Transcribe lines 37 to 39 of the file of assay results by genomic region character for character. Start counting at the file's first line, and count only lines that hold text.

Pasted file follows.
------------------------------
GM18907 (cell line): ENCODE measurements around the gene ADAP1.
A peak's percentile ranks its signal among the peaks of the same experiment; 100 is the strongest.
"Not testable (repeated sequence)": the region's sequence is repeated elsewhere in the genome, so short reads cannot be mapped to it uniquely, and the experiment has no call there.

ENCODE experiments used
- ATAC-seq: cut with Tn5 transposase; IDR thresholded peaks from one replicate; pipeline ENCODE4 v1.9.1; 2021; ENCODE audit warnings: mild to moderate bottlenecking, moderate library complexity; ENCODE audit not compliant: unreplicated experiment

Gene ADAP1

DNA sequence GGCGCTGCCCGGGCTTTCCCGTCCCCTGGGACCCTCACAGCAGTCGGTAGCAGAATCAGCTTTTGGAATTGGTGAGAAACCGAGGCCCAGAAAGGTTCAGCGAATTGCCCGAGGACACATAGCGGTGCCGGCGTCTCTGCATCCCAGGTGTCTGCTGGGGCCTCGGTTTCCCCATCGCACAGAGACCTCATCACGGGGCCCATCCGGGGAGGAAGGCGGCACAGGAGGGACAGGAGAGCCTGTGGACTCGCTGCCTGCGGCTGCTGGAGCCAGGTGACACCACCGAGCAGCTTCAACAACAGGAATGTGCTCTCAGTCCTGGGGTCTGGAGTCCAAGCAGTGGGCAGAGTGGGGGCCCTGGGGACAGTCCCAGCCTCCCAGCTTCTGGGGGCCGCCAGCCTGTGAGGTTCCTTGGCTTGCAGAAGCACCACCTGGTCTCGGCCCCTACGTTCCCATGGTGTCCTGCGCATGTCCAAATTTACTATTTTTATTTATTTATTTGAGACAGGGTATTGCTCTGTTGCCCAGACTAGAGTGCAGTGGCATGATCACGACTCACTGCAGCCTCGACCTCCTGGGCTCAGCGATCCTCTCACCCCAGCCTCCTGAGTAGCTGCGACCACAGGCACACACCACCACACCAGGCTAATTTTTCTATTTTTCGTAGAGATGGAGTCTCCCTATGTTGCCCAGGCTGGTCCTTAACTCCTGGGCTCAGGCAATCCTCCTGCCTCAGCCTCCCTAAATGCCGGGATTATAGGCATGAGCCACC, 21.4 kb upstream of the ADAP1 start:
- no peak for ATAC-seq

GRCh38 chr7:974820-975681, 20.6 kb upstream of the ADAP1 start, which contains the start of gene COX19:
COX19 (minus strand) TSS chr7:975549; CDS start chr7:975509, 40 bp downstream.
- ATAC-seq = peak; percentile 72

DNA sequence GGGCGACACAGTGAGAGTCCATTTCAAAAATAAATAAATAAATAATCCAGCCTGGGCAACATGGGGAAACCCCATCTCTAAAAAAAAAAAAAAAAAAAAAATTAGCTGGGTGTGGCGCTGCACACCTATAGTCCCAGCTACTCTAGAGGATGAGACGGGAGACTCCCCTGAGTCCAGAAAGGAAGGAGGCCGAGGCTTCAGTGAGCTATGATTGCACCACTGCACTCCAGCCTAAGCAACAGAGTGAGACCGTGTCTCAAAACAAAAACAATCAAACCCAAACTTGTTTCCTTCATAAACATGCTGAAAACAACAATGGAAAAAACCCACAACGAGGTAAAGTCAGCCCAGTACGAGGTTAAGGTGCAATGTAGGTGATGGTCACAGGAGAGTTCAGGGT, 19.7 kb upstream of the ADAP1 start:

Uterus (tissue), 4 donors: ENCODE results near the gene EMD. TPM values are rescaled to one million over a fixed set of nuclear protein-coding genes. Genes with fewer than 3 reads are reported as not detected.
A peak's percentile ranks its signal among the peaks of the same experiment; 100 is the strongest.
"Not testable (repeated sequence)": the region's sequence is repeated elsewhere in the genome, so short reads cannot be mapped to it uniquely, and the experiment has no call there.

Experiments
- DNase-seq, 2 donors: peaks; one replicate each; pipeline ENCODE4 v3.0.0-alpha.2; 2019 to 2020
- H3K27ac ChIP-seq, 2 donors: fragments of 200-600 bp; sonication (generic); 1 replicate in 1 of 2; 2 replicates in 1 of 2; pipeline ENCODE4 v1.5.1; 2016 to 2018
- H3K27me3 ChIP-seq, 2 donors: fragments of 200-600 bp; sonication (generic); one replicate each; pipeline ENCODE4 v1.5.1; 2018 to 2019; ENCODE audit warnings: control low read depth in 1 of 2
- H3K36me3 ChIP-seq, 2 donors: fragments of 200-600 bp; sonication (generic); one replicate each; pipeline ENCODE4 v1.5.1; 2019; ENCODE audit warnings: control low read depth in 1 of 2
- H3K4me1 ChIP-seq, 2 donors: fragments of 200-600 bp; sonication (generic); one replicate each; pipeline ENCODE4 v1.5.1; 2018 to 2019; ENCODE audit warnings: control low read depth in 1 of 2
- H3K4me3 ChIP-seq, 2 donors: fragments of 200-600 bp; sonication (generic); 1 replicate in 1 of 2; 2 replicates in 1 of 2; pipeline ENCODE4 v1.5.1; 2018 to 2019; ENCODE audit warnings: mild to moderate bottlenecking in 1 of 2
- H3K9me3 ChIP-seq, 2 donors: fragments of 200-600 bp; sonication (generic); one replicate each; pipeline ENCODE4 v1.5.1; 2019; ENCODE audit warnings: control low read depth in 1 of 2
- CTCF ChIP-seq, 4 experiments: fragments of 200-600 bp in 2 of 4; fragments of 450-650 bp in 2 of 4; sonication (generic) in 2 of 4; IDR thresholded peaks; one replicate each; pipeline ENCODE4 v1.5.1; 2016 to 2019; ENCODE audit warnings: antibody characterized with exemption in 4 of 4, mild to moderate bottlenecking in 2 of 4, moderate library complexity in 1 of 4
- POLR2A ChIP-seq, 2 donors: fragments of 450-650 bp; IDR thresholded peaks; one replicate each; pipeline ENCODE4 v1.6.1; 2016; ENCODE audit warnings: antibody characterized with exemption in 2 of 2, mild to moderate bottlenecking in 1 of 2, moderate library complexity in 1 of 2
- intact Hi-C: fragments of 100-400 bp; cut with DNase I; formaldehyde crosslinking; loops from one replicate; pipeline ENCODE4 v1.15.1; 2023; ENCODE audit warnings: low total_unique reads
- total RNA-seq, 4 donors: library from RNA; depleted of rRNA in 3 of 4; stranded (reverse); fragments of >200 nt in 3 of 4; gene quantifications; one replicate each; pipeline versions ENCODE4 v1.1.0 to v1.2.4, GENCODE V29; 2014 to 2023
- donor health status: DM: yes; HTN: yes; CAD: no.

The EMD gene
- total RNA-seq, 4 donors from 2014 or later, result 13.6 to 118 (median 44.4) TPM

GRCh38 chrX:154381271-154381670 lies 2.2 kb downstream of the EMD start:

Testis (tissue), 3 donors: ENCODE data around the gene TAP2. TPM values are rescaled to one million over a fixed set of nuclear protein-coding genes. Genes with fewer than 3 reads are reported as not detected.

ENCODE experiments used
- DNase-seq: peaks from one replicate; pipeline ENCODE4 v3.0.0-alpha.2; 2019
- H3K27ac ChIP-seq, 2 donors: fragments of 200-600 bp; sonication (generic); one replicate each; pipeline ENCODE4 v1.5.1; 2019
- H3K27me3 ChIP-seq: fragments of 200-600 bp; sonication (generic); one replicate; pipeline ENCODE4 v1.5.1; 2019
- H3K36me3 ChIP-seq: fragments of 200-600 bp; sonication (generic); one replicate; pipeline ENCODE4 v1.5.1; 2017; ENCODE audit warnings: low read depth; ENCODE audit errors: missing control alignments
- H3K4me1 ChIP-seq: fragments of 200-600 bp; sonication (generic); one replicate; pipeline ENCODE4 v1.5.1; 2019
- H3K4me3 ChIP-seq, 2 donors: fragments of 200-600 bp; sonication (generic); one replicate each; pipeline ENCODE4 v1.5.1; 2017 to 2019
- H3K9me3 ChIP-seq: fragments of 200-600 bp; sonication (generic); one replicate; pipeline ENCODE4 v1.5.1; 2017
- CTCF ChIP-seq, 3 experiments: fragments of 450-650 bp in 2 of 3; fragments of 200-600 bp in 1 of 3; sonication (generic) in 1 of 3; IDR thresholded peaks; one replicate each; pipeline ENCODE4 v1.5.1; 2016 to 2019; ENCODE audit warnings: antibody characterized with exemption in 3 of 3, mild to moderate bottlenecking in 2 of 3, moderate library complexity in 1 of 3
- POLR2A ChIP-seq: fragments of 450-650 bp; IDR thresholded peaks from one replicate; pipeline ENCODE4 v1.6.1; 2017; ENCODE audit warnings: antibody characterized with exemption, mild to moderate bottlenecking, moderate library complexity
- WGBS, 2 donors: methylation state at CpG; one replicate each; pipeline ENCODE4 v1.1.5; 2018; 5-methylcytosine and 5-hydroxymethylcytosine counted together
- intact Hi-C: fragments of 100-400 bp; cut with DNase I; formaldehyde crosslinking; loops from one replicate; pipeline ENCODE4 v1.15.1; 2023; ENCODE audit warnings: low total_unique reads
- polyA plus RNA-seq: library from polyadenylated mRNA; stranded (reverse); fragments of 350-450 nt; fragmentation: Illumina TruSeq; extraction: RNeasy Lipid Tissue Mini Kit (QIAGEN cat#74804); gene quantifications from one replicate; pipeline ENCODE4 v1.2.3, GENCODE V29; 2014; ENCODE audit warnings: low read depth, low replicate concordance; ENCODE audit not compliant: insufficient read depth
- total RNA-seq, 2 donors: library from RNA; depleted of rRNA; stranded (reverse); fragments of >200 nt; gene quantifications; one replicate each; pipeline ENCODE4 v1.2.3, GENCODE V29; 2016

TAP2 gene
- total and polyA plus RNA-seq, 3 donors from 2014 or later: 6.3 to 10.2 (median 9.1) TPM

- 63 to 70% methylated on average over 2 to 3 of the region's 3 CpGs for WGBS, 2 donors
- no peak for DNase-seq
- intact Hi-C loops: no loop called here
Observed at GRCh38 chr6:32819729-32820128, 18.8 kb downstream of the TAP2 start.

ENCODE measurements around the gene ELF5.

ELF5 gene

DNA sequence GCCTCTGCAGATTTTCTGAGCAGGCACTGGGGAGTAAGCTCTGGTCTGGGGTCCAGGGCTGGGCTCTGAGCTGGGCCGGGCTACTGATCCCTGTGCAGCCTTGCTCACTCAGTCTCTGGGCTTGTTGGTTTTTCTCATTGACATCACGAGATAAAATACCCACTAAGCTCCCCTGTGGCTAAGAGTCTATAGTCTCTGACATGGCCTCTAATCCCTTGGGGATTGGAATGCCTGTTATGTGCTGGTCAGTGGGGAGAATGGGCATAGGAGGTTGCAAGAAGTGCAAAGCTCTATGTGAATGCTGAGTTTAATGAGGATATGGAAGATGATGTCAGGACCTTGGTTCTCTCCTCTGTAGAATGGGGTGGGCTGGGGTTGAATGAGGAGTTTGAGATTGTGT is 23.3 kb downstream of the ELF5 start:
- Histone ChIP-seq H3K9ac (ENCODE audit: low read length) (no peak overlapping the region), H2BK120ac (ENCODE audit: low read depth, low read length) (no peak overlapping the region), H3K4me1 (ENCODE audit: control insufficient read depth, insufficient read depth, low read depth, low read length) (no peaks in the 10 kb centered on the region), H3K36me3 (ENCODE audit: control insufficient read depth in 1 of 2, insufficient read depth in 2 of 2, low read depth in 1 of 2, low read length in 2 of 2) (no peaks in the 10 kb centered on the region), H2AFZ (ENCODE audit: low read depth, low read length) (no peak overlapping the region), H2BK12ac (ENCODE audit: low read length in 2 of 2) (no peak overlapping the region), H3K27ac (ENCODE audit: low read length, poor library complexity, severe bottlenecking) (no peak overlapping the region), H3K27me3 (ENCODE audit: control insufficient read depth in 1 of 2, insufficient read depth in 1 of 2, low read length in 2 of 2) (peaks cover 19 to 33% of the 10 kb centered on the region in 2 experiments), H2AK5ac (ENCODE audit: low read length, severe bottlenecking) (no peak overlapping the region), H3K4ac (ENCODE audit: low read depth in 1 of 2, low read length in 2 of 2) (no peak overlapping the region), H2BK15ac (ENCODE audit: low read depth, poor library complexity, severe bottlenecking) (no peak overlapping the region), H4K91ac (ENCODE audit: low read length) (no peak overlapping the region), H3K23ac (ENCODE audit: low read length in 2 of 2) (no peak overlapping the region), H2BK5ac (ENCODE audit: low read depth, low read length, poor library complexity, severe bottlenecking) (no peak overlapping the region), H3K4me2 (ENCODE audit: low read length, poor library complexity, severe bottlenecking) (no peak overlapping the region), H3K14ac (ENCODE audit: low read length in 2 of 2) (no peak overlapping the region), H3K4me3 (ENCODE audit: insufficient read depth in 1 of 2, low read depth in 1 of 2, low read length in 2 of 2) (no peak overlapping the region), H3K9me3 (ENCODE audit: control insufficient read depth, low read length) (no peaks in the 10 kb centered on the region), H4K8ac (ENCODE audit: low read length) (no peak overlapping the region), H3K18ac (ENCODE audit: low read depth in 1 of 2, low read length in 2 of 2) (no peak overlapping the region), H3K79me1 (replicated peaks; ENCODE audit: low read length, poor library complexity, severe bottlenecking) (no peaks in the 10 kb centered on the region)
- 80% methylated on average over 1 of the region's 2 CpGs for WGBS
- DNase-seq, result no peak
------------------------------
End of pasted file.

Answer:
- H3K36me3 ChIP-seq: fragments of 200-600 bp; sonication (generic); one replicate; pipeline ENCODE4 v1.5.1; 2017; ENCODE audit warnings: low read depth; ENCODE audit errors: missing control alignments
- H3K4me1 ChIP-seq: fragments of 200-600 bp; sonication (generic); one replicate; pipeline ENCODE4 v1.5.1; 2019
- H3K4me3 ChIP-seq, 2 donors: fragments of 200-600 bp; sonication (generic); one replicate each; pipeline ENCODE4 v1.5.1; 2017 to 2019